The funding has been awarded under the FRIPRO scheme for independent basic research projects at the Research Council of Norway. The projects will also receive funding in 2013 and 2014.
Very high scientific merit
Anders Hanneborg (Photo: Sverre Jarild)
“These are first-rate projects which, despite their high assessment scores of 6 or 7 (out of a possible 7), did not obtain funding under the FRIPRO scheme’s regular funding round in autumn 2011,” explains Anders Hanneborg, Executive Director of the Division for Science. “There were 172 projects in this group – all assessed by international referees as being of particularly high scientific merit.”
“With the extra allocation we could give funding to a full 90 of these projects.”
Universities set the priorities
In December, a list of the 172 highly ranked grant proposals was circulated to Norway’s universities. It is their assessments that form the basis for the grant awards.
The universities indicated which projects they hoped would be given priority within the parameters of the NOK 200 million. In the final assessment round, the four expert committees under the FRIPRO scheme formally selected 90 prioritised projects as recipients of the funding.
Major allocations by four scientific committees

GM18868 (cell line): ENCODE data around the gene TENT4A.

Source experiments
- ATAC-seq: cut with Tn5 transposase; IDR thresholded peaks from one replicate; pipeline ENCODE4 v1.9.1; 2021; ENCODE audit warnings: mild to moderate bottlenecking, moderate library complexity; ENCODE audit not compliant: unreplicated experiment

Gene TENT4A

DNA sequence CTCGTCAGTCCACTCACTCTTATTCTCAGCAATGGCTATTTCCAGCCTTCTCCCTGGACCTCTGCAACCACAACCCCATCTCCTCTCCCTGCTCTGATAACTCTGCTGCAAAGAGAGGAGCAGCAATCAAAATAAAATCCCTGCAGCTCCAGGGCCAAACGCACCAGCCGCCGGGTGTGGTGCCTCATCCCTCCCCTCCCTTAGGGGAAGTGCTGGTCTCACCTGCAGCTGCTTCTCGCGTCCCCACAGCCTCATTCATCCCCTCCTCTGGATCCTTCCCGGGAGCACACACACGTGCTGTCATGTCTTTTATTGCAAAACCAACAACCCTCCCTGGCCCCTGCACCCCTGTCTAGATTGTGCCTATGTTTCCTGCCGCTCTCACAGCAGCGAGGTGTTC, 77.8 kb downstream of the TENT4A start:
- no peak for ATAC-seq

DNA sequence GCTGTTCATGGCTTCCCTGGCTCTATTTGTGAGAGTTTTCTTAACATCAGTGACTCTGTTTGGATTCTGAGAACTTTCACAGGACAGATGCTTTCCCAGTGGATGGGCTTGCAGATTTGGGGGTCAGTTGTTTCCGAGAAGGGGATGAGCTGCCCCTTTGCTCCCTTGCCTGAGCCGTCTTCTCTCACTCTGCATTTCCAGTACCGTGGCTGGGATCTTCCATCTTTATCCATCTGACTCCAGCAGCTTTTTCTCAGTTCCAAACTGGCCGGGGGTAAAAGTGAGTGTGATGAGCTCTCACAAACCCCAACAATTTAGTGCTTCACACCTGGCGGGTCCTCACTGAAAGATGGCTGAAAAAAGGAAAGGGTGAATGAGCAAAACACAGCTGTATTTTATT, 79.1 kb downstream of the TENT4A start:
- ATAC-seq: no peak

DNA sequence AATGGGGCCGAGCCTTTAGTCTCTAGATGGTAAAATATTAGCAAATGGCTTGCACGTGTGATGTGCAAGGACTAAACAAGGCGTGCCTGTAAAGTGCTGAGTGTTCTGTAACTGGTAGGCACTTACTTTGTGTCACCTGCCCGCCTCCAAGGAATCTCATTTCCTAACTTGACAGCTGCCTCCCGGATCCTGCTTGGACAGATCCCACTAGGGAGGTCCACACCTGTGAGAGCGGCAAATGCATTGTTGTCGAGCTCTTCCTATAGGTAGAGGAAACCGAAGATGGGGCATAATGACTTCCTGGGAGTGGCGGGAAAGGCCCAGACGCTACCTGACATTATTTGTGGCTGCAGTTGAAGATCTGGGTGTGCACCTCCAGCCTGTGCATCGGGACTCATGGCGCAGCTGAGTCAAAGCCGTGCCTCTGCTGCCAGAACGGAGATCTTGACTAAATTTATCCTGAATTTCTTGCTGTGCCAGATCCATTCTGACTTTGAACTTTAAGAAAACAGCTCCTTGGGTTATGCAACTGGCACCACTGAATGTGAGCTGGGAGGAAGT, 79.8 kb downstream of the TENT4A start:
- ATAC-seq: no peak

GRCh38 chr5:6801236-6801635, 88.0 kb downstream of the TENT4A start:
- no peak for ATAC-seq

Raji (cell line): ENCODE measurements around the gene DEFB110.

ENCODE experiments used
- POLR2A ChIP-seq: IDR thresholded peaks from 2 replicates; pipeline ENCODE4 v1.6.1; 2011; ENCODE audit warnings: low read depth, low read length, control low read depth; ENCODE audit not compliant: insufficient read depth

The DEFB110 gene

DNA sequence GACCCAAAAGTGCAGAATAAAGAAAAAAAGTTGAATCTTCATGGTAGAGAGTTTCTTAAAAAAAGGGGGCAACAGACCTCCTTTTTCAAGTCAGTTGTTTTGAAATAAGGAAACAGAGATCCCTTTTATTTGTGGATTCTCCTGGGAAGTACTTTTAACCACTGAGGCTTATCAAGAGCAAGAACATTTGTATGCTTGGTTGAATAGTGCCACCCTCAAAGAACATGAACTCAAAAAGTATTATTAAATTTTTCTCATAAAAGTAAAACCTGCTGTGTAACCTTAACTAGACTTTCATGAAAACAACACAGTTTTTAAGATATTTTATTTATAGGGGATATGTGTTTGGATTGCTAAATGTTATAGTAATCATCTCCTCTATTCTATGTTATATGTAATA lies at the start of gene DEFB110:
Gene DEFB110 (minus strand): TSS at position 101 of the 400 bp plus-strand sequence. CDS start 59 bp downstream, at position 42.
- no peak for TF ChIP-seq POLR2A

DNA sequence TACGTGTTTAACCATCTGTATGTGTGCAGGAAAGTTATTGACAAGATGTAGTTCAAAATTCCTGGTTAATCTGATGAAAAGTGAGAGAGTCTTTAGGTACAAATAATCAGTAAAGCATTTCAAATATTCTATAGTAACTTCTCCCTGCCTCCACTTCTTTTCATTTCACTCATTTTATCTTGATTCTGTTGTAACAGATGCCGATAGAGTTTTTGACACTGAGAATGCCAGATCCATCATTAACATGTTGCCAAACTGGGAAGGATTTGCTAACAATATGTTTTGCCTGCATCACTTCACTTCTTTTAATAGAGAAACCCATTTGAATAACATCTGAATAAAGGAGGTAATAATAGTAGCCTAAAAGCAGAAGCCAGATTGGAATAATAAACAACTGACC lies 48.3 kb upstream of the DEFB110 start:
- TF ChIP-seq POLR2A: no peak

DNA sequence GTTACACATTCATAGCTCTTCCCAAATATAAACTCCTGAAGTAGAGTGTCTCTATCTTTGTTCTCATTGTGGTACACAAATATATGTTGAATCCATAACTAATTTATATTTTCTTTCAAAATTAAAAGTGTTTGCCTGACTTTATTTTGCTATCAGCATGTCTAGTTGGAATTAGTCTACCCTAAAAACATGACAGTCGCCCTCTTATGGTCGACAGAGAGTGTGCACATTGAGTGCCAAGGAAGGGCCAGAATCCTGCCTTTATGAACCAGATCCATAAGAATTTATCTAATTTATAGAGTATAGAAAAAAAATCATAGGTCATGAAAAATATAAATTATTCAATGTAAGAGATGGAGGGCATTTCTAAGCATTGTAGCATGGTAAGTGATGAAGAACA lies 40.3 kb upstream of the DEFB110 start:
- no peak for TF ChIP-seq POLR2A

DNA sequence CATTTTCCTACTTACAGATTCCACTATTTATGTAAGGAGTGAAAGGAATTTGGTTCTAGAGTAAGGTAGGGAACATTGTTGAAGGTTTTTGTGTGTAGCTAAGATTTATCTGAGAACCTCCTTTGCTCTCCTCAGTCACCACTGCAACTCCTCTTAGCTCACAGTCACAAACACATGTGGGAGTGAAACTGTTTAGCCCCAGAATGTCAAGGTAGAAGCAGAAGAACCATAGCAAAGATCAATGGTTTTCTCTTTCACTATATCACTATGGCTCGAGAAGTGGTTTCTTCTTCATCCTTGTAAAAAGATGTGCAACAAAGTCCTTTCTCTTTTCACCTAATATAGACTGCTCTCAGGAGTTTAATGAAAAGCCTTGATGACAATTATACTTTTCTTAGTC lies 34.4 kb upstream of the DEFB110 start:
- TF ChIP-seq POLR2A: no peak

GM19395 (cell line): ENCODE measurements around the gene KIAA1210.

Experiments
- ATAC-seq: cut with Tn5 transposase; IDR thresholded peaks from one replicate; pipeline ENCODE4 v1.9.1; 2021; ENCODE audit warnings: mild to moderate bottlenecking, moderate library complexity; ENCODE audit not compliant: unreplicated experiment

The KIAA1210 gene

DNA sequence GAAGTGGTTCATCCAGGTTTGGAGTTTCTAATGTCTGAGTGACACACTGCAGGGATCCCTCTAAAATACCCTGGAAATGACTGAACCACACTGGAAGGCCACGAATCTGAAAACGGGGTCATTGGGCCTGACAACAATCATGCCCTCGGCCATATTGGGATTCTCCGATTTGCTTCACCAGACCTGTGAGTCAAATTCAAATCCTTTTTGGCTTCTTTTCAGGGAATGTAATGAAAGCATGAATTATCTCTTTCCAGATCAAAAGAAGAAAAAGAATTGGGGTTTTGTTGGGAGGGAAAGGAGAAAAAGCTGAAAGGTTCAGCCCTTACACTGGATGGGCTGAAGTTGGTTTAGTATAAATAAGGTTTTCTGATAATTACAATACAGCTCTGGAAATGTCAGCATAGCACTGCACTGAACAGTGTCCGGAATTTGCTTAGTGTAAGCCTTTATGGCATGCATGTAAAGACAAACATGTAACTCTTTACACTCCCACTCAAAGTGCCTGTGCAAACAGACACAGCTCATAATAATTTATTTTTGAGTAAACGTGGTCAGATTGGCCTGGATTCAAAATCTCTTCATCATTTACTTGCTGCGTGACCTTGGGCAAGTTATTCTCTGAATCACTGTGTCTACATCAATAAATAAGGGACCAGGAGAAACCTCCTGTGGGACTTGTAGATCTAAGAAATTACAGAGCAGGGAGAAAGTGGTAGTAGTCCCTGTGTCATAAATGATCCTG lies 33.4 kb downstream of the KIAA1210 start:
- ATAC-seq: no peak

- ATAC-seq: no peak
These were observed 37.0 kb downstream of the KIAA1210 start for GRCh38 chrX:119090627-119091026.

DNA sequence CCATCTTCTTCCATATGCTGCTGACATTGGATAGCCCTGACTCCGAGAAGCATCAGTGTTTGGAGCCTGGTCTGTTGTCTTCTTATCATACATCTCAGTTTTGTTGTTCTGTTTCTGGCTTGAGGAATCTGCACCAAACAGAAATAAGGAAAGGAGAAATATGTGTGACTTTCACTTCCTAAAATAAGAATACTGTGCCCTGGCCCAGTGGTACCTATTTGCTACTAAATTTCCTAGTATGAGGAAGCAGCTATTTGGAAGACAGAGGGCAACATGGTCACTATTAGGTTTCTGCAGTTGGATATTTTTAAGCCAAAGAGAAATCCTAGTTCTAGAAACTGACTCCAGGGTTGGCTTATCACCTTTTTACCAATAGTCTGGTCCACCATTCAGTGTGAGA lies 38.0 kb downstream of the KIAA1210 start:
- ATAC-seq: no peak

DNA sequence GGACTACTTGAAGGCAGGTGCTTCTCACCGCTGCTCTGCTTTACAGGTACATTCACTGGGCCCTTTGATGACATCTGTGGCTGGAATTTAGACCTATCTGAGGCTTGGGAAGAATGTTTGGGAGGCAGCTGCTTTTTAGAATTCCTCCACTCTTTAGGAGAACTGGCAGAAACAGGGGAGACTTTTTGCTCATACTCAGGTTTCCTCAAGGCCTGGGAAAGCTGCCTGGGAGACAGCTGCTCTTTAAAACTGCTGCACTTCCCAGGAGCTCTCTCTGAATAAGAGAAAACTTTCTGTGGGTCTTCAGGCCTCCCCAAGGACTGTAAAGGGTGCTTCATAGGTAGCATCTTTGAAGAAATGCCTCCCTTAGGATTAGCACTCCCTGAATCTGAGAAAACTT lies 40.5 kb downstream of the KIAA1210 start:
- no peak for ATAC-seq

The funding amounts given below represent the combined total for the entire duration of the project periods.
Expert Committee for Mathematics, Physical Sciences and Technology: NOK 136 million has been awarded to 20 new projects in mathematics, physical sciences and technology, including energy. Read more in Norwegian.
Expert Committee for Social Sciences, including Environment and Development Research: NOK 45 million is being allocated to seven new social science-related projects. Read more in Norwegian.
Expert Committee for Medicine, Health and Biology: NOK 285 million is being allocated to 42 new projects in biology and biomedicine. Read more in Norwegian.
Expert Committee for the Humanities: NOK 133 million is being allocated to 21 new projects in the field of humanities. Read more in Norwegian.
Higher rate of grants awarded
(Illustrative photo: Shutterstock)
A total of 966 grant proposals were submitted to the FRIPRO scheme for funding for 2012. Including the 90 additional projects now funded under the joint initiative, 158 projects have received support. Of these, 13 were grant proposals that did not succeed in the competition for ERC Starting Grants but have been given financing from the FRIPRO scheme’s budget.
“It is very gratifying to see we have managed to make so many more of the best projects happen,” says Mr Hanneborg.
Thanks to the joint funding initiative, the percentage of grant proposals awarded funding under the FRIPRO scheme rose from seven to 16 per cent for regular projects. The 13 proposals for ERC Starting Grants are not included here. The total awards percentage for independent research projects remains low, however, given the large number of high-calibre grant proposals submitted.
The FRIPRO scheme has an overall budgetary framework of NOK 720 million for 2012.